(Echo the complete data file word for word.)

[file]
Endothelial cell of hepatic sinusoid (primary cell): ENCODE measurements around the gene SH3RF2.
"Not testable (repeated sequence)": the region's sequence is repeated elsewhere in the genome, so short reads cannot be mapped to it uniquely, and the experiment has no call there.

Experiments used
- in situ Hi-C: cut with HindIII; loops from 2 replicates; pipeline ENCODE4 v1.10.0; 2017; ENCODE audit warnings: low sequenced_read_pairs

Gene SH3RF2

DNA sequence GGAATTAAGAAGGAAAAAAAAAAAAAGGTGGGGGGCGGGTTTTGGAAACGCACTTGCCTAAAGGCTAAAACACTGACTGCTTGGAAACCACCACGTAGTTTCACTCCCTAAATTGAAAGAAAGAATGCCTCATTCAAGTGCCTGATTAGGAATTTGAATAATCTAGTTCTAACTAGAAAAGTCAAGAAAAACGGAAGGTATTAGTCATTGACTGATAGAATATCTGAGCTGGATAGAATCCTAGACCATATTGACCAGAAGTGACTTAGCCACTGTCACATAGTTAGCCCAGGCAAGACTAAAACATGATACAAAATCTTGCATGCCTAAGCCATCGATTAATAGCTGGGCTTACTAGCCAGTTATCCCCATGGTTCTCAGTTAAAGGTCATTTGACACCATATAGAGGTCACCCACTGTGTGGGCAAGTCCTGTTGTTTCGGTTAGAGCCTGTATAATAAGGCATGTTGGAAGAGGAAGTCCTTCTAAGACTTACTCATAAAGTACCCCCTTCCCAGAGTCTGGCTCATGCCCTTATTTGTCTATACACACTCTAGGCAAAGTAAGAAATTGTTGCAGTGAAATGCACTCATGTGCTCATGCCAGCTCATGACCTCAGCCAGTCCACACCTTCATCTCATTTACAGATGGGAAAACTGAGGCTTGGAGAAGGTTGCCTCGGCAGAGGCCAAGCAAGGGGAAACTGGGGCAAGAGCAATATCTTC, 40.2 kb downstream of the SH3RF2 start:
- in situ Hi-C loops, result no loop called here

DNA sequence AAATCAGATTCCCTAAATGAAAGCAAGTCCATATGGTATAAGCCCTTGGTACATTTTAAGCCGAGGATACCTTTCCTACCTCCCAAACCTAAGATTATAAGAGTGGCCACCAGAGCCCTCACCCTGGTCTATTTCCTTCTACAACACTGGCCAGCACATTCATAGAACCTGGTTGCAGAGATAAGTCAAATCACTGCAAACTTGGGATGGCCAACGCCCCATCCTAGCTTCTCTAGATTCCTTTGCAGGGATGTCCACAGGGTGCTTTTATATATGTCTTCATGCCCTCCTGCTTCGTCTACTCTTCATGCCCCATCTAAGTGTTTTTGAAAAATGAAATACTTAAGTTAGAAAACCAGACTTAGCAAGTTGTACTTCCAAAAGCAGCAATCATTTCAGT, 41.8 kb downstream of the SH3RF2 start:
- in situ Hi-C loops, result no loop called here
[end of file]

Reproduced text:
Endothelial cell of hepatic sinusoid (primary cell): ENCODE measurements around the gene SH3RF2.
"Not testable (repeated sequence)": the region's sequence is repeated elsewhere in the genome, so short reads cannot be mapped to it uniquely, and the experiment has no call there.

Experiments used
- in situ Hi-C: cut with HindIII; loops from 2 replicates; pipeline ENCODE4 v1.10.0; 2017; ENCODE audit warnings: low sequenced_read_pairs

Gene SH3RF2

DNA sequence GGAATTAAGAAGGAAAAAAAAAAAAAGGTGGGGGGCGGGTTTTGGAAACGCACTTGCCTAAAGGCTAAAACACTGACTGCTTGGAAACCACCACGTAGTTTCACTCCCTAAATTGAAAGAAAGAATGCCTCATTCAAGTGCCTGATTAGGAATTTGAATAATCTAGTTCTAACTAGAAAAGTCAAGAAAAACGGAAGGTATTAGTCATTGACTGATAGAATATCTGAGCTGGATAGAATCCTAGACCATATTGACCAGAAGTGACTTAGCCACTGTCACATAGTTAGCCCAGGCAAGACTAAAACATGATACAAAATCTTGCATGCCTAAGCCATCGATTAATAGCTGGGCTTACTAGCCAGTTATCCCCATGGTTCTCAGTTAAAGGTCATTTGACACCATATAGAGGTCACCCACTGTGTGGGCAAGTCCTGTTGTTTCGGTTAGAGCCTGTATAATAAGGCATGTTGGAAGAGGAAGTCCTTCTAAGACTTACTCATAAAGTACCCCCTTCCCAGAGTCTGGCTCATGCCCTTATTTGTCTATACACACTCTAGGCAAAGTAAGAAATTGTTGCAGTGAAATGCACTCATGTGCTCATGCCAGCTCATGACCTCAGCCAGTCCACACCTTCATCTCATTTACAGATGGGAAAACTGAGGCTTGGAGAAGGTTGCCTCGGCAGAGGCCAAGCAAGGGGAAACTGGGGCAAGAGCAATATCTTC, 40.2 kb downstream of the SH3RF2 start:
- in situ Hi-C loops, result no loop called here

DNA sequence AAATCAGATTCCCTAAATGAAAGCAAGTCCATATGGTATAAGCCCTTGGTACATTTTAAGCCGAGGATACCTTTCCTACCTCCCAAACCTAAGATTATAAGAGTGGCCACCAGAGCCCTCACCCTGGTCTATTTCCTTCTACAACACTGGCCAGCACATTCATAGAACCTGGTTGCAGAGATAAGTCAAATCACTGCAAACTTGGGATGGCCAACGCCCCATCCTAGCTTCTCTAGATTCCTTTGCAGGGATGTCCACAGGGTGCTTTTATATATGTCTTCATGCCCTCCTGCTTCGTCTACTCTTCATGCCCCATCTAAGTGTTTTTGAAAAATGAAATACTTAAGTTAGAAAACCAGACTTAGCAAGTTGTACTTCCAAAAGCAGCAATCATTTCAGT, 41.8 kb downstream of the SH3RF2 start:
- in situ Hi-C loops, result no loop called here